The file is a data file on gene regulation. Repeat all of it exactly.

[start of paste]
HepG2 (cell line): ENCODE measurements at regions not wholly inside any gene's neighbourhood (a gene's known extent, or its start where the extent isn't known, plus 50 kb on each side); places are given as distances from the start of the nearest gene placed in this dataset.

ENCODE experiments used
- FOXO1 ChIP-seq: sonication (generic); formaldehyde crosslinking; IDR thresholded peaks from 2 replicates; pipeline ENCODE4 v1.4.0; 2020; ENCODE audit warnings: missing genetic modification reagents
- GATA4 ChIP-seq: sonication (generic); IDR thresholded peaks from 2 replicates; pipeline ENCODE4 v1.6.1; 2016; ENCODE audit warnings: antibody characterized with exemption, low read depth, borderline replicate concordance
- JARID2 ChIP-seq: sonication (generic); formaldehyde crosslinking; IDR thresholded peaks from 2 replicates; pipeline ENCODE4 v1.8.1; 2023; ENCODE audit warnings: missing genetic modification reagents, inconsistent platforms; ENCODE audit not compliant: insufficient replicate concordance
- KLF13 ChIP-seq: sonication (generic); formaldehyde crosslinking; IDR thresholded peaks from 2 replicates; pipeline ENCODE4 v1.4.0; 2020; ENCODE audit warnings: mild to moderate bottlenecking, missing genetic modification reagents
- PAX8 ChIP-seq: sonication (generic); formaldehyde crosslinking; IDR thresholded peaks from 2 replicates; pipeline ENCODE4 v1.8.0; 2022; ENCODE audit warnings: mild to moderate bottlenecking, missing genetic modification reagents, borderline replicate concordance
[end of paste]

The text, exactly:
HepG2 (cell line): ENCODE measurements at regions not wholly inside any gene's neighbourhood (a gene's known extent, or its start where the extent isn't known, plus 50 kb on each side); places are given as distances from the start of the nearest gene placed in this dataset.

ENCODE experiments used
- FOXO1 ChIP-seq: sonication (generic); formaldehyde crosslinking; IDR thresholded peaks from 2 replicates; pipeline ENCODE4 v1.4.0; 2020; ENCODE audit warnings: missing genetic modification reagents
- GATA4 ChIP-seq: sonication (generic); IDR thresholded peaks from 2 replicates; pipeline ENCODE4 v1.6.1; 2016; ENCODE audit warnings: antibody characterized with exemption, low read depth, borderline replicate concordance
- JARID2 ChIP-seq: sonication (generic); formaldehyde crosslinking; IDR thresholded peaks from 2 replicates; pipeline ENCODE4 v1.8.1; 2023; ENCODE audit warnings: missing genetic modification reagents, inconsistent platforms; ENCODE audit not compliant: insufficient replicate concordance
- KLF13 ChIP-seq: sonication (generic); formaldehyde crosslinking; IDR thresholded peaks from 2 replicates; pipeline ENCODE4 v1.4.0; 2020; ENCODE audit warnings: mild to moderate bottlenecking, missing genetic modification reagents
- PAX8 ChIP-seq: sonication (generic); formaldehyde crosslinking; IDR thresholded peaks from 2 replicates; pipeline ENCODE4 v1.8.0; 2022; ENCODE audit warnings: mild to moderate bottlenecking, missing genetic modification reagents, borderline replicate concordance